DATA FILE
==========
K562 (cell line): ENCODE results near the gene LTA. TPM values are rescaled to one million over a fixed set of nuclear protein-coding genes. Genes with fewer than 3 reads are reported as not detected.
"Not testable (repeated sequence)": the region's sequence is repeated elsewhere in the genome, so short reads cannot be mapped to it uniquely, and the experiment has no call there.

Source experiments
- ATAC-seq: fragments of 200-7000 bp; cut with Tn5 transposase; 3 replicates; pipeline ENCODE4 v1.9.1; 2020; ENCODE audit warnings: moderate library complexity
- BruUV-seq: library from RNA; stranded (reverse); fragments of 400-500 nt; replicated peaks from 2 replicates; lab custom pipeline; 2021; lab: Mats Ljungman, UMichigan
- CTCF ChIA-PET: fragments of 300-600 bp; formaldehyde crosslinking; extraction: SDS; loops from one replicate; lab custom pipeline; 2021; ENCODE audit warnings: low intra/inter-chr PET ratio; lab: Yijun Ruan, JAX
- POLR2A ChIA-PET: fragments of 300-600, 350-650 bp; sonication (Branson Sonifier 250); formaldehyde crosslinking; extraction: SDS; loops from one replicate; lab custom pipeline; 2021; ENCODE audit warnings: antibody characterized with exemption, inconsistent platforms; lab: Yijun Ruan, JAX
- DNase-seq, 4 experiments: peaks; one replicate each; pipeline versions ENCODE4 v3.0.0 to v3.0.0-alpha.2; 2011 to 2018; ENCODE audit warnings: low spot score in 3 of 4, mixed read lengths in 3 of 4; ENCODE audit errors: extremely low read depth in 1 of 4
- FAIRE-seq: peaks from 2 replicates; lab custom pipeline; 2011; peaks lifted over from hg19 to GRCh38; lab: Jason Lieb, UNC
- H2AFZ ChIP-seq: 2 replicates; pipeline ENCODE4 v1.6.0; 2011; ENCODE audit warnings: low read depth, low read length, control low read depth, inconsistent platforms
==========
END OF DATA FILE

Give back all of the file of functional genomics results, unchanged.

K562 (cell line): ENCODE results near the gene LTA. TPM values are rescaled to one million over a fixed set of nuclear protein-coding genes. Genes with fewer than 3 reads are reported as not detected.
"Not testable (repeated sequence)": the region's sequence is repeated elsewhere in the genome, so short reads cannot be mapped to it uniquely, and the experiment has no call there.

Source experiments
- ATAC-seq: fragments of 200-7000 bp; cut with Tn5 transposase; 3 replicates; pipeline ENCODE4 v1.9.1; 2020; ENCODE audit warnings: moderate library complexity
- BruUV-seq: library from RNA; stranded (reverse); fragments of 400-500 nt; replicated peaks from 2 replicates; lab custom pipeline; 2021; lab: Mats Ljungman, UMichigan
- CTCF ChIA-PET: fragments of 300-600 bp; formaldehyde crosslinking; extraction: SDS; loops from one replicate; lab custom pipeline; 2021; ENCODE audit warnings: low intra/inter-chr PET ratio; lab: Yijun Ruan, JAX
- POLR2A ChIA-PET: fragments of 300-600, 350-650 bp; sonication (Branson Sonifier 250); formaldehyde crosslinking; extraction: SDS; loops from one replicate; lab custom pipeline; 2021; ENCODE audit warnings: antibody characterized with exemption, inconsistent platforms; lab: Yijun Ruan, JAX
- DNase-seq, 4 experiments: peaks; one replicate each; pipeline versions ENCODE4 v3.0.0 to v3.0.0-alpha.2; 2011 to 2018; ENCODE audit warnings: low spot score in 3 of 4, mixed read lengths in 3 of 4; ENCODE audit errors: extremely low read depth in 1 of 4
- FAIRE-seq: peaks from 2 replicates; lab custom pipeline; 2011; peaks lifted over from hg19 to GRCh38; lab: Jason Lieb, UNC
- H2AFZ ChIP-seq: 2 replicates; pipeline ENCODE4 v1.6.0; 2011; ENCODE audit warnings: low read depth, low read length, control low read depth, inconsistent platforms